by Peter Fernandez
The revisionist history of American slavery doesn’t tell the whole story.
Without the historic context of global slavery, Vermont students are exposed only to the European Trans-Atlantic market, 1514-1866, when 11 million Africans were enslaved in the Americas. But, according to Statista.com’s Katharina Bucholz, and many historians, ninety percent of the Trans-Atlantic slave trade found its way into the Caribbean, South America, and especially, Brazil.
“Only about six percent of African captives were sent directly to British North America,” writes historian George Pavlu in a March 27, 2018 issue of NewAfrican Magazine.
Are Vermont students even being taught the 1300-year record of the black slave trade beneath the whip of Arab-Moslem masters? If the Biden Administration, and American Federation of Teachers’ President, Randi Weingarten, have their way, it will not. “CRT is not taught in elementary schools or high schools,” Weingarten said last week. But, at the same press conference, she added, “Our union will defend any member who gets into trouble for teaching honest (CRT) history.”
According to Tidiane N’Diaye, a Franco-Senegalese anthropologist and author of The Veiled Genocide, “The Arabs raided sub-Saharan Africa for thirteen centuries without interruption. Most of the millions of men they deported disappeared as a result of inhuman treatment. This painful page in the history of black people has apparently not been completely turned.”
Arabs were the first and last of the slavers to ship millions of black Africans to Europe and back to their own lands. According to an article written by Bob Koigi, “White European merchants were interested in strongly built young men as laborers in their farms, the Arab merchants were more focused on concubinage capturing women and girls who were turned into sex slaves while living in harems.” Koigi also noted that women were captured at a 3-1 ratio.
In the same NewAfrican Magazine article, historian Paul Lovejoy esti-mated that “some 9.85 million Africans were shipped out as slaves to Arabia and, in small numbers to the Indian subcontinent. Between AD 650 and 1600, an annual average of 5,000 Africans were shipped out by the Arabs. This makes a rough total of 7.25 million while between 1600 and 1800, another 1.4 million Africans were shipped.”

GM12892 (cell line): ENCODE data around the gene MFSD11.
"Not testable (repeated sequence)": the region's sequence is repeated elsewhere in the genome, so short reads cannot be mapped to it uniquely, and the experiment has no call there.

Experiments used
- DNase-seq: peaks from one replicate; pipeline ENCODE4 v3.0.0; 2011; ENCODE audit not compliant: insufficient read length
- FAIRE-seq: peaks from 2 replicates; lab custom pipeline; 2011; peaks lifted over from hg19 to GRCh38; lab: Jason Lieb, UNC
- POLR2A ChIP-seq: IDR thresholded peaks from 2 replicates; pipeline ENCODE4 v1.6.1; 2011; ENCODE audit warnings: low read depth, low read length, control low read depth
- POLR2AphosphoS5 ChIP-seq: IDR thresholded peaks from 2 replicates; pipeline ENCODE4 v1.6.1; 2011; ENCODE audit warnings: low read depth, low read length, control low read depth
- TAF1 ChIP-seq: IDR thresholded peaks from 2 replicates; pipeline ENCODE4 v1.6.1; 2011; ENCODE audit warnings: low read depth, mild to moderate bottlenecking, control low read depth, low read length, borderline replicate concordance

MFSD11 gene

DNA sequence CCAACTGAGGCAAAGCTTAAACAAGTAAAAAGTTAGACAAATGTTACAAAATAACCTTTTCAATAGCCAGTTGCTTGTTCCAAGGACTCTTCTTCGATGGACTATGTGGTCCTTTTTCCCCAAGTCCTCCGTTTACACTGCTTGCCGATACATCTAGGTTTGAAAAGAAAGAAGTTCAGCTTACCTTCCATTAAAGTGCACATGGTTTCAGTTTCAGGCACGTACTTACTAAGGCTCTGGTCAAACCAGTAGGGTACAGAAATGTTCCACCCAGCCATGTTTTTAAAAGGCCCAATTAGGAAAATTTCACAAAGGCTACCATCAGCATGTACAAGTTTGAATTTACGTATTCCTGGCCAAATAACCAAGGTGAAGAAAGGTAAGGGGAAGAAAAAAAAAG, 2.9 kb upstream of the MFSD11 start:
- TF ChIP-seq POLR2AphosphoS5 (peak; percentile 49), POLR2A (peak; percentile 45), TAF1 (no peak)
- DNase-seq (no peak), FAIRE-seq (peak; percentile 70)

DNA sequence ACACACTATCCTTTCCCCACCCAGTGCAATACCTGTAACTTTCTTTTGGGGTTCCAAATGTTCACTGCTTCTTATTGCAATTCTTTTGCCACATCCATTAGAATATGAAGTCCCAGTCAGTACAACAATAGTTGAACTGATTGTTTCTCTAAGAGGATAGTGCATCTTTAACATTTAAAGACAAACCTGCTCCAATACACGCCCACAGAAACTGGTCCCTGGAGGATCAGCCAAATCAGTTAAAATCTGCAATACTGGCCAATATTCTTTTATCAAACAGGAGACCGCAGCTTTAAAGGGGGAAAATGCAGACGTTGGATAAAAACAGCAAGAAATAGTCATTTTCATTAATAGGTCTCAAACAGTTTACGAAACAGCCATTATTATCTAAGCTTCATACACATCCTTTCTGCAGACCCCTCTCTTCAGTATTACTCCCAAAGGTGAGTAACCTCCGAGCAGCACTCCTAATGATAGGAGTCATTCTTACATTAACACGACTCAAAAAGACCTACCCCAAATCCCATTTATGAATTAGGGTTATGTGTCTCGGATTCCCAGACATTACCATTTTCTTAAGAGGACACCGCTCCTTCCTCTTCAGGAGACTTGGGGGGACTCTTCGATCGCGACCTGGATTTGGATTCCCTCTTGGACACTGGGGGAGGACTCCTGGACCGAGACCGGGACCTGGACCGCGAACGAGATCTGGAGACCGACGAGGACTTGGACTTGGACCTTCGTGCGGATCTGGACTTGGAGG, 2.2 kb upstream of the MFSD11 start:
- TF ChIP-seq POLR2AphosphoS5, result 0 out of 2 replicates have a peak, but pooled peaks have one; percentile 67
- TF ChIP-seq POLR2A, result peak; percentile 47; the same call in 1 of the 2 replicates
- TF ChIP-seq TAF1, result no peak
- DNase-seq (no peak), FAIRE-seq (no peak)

The apex of the Arab slave trade was during the 19th century when 12,000 Africans were shipped out every year. The total figure for the 19th century alone was 1.2 million slaves to Arabia.
In his book, The Legacy of Arab-Islam in Africa, Ghanian professor/minister John Azumah writes, “While the mortality rate of the slaves being transported across the Atlantic was as high as 10% the percentage of the slaves dying in transit in the Trans-Saharan and east African slave market was a staggering 80-90%.”
“Africa became a source of slaves for the cultures of the Mediterranean world many centuries before the discovery of the Americas,” writes historian, Duncan Clark, in his 1999 book, Slaves and Slavery.
There were also white European slaves, according to Clarke (and other historians), as it was predominantly the Arabs’ market open for such ivory pelts: “The most important source of slaves in medieval Europe, ‘was the coast of Bosnia on the eastern shores of the Adriatic Sea. The word ‘slave’ and its cognates in most modern European languages is itself derived from ‘sclavus’ meaning ‘slav’, the ethnic name for the inhabitants of this region.”
It was these inter-tribal, Moslem/Christian conflicts in Central Europe that made it convenient for the victors, the Turks, to sell their captured enemies to the opportunistic Arab slavers. Decades after slavery was banned in the states, white Europeans were still bought and sold as slaves in the Ottoman Empire.
In FairPlanet News, Liberty Mukomo, a lecturer at the University of Nairobi Institute of Diplomacy and International Studies, stated that “even as the rest of the world realized the harm slavery did to an entire continent and made a declaration to abolish it, the Arabs protested it and it took a lot of international trade and revolt by the slaves for them to end it.”
According to a well-researched article, Black Slavery Exists Today in Muslim Nations – Geller Report News, 6/20/2021, some Arab slave masters are still open for business. Katrina Sumner of Regent University’s Center for Global Justice also composed an excellent article, 1/5/2021, regarding this abominable practice. Slavery Still Exists Today – Center for Global Justice (regent.edu).
Peter Fernandez is a Citizen Columnist for Vermont Daily. He lives in Northfield. Photo credit Unsplash.